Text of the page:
The perpetual virginity of Mary never suffered from that difficulty and so, never became the subject of a solemn definition. Someday it might because people have largely lost the sense of the value of virginity or its deeper eschatological significance—that is, its significance as a sign of what God intends ultimately to bring about for his creation. As this problem worsens, people are less and less inclined to accept the perpetual virginity of Mary as anything more than a metaphor and may even regard it as somehow demeaning to her. In such a climate, a solemn definition may become necessary after all, but if it happens, it’ll only represent a reaffirmation of the Church’s constant teaching and tradition, which was already binding.
So, if we look at Paul VI’s condemnation of contraception in Humanae vitae, I think we can identify the same kind of teaching that we find in the case of the perpetual virginity of Mary. There was never a time when the Church didn’t hold and teach that contraception was malum in se—that is, evil in itself—and therefore, never justifiable whether as a means or as an end. It’s true that there’s not a lot of literature on the subject until later times, but that’s because more primitive technology was simply less user-friendly than later technologies, until finally, hormonal contraceptives relieved the user of almost any burden in its application. But tracing back to apostolic times and into ancient Judaism, you can see a universal condemnation of related acts, like coitus interruptus.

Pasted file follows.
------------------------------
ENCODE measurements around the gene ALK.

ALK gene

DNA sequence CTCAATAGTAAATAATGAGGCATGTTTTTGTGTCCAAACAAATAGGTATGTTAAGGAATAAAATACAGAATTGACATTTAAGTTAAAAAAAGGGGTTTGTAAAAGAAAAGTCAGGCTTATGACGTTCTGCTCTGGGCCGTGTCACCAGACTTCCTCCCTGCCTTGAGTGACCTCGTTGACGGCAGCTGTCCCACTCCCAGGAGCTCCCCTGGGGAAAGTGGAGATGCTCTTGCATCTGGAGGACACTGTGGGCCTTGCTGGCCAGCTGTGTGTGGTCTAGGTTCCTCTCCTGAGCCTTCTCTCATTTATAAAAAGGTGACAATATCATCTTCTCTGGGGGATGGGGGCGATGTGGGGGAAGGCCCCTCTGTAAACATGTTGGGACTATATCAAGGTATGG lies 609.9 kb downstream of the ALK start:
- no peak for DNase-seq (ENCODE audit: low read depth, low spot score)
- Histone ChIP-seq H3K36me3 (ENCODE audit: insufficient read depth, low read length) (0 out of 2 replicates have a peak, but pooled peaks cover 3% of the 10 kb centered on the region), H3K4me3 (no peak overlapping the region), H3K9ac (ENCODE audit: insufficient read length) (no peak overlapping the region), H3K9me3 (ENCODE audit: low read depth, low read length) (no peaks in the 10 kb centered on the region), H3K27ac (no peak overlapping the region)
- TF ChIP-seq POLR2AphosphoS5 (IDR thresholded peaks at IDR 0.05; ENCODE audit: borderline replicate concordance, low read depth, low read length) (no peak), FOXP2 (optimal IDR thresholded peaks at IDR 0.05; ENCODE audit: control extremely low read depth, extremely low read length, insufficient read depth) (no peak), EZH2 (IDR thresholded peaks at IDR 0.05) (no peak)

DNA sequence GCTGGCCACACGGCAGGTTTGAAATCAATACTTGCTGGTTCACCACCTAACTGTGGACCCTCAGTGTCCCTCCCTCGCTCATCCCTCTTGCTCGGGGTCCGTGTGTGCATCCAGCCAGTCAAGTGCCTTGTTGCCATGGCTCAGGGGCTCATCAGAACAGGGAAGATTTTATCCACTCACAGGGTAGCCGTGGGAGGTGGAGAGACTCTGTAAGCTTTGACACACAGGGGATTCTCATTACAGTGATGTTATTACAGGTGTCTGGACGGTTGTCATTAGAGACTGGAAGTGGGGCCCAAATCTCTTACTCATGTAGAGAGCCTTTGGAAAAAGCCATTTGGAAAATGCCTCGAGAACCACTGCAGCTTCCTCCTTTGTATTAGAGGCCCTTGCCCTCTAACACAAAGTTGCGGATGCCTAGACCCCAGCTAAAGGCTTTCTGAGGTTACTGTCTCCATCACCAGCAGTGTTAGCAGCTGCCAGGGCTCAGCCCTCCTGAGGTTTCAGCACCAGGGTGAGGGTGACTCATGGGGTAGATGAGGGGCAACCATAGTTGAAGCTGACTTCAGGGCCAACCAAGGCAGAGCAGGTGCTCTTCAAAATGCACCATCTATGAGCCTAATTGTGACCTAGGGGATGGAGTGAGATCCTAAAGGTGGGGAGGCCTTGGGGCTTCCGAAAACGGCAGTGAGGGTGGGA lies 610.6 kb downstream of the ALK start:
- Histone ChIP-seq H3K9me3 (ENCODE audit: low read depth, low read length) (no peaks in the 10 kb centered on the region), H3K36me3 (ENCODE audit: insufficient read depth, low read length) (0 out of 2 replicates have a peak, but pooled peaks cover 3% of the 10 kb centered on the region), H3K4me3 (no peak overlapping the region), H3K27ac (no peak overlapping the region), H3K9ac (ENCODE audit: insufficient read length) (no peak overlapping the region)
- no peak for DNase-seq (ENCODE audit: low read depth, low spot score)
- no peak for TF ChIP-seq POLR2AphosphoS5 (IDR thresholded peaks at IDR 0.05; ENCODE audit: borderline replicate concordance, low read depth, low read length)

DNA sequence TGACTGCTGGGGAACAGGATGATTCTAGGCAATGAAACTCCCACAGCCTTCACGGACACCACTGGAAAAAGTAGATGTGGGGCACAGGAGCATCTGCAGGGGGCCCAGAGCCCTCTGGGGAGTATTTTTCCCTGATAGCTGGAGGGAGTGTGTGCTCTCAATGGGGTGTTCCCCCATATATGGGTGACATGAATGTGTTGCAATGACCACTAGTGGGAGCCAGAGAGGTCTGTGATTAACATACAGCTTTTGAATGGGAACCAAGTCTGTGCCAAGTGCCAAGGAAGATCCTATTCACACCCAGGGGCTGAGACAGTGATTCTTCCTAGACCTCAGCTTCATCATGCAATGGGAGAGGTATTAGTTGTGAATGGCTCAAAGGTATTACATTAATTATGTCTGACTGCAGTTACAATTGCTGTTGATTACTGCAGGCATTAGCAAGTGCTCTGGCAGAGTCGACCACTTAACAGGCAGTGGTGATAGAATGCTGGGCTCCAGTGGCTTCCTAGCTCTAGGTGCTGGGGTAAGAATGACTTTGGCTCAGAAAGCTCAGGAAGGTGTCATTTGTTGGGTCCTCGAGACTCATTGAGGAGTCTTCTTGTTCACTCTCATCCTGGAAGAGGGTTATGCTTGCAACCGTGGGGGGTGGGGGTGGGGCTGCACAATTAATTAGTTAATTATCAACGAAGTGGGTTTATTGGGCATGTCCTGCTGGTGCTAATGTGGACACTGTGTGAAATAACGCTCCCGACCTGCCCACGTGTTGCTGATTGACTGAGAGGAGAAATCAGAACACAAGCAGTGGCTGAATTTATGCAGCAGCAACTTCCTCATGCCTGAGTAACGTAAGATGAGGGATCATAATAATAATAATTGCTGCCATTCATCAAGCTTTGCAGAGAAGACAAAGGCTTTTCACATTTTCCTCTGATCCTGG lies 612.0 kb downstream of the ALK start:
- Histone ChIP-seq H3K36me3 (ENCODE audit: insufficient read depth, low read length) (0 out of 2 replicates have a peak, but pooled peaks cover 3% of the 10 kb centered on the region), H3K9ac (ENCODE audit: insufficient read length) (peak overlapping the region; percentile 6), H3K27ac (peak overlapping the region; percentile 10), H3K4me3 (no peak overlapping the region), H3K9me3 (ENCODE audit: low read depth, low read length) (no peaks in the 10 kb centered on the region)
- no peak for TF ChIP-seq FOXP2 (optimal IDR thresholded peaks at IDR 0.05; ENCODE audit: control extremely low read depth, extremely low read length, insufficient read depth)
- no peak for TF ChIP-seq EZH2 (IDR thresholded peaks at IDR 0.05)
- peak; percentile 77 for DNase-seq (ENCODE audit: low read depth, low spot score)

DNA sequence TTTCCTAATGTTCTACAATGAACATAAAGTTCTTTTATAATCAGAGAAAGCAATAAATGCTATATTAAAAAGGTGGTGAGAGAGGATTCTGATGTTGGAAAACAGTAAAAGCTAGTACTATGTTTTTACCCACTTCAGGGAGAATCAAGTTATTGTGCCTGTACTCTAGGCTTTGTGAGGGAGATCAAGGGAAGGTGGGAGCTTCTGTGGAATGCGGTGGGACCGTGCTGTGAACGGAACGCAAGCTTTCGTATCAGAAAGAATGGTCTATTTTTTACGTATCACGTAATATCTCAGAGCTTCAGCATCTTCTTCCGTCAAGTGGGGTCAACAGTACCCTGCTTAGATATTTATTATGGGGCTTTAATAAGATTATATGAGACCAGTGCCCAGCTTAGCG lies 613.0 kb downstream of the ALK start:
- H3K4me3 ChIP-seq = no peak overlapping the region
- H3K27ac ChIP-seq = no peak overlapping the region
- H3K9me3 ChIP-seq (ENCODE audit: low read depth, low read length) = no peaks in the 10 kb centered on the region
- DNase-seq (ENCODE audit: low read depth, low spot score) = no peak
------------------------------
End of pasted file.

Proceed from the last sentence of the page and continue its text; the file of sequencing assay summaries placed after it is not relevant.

And there were herbal methods, too, employed to induce abortion or else, with moderate effectiveness, to diminish a woman’s fertility. Recently, Mark Koehne of Saint Joseph’s College published a truly excellent blog post in which he explains that these methods were addressed in the New Testament, explicitly, and condemned there. Indeed, everywhere the subject was taken up—that is, engaging in sexual activity while positively excluding its generative function—since before Christianity was even distinct from Judaism, the People of God have condemned it as gravely evil.
There’s no question in my mind that what Paul VI taught in Humanae vitae is the ordinary and universal Magisterium of the Church and its constant tradition. In the late 1960’s, however, the advent of new technology and new ideas about human sexuality, as well as fears concerning unchecked population growth (now shown to have been misplaced) conspired to obscure this truth in the minds of many Christians, even within the hierarchy of the Church. Pope Paul VI could have, and probably should have, pronounced upon the matter through an ex cathedra assertion in an apostolic constitution. His teaching was certainly the proper subject matter of a solemn definition. But the fact that he didn’t use such an instrument doesn’t mean that we’re free to dissent from his teaching, because dissenting from his teaching on contraception in Humanae vitae is dissenting from what has always been believed and taught within God’s covenantal community, even from before the time of Christ. What higher standard of authority can we want? If that doesn’t make it de fide, I don’t know what does.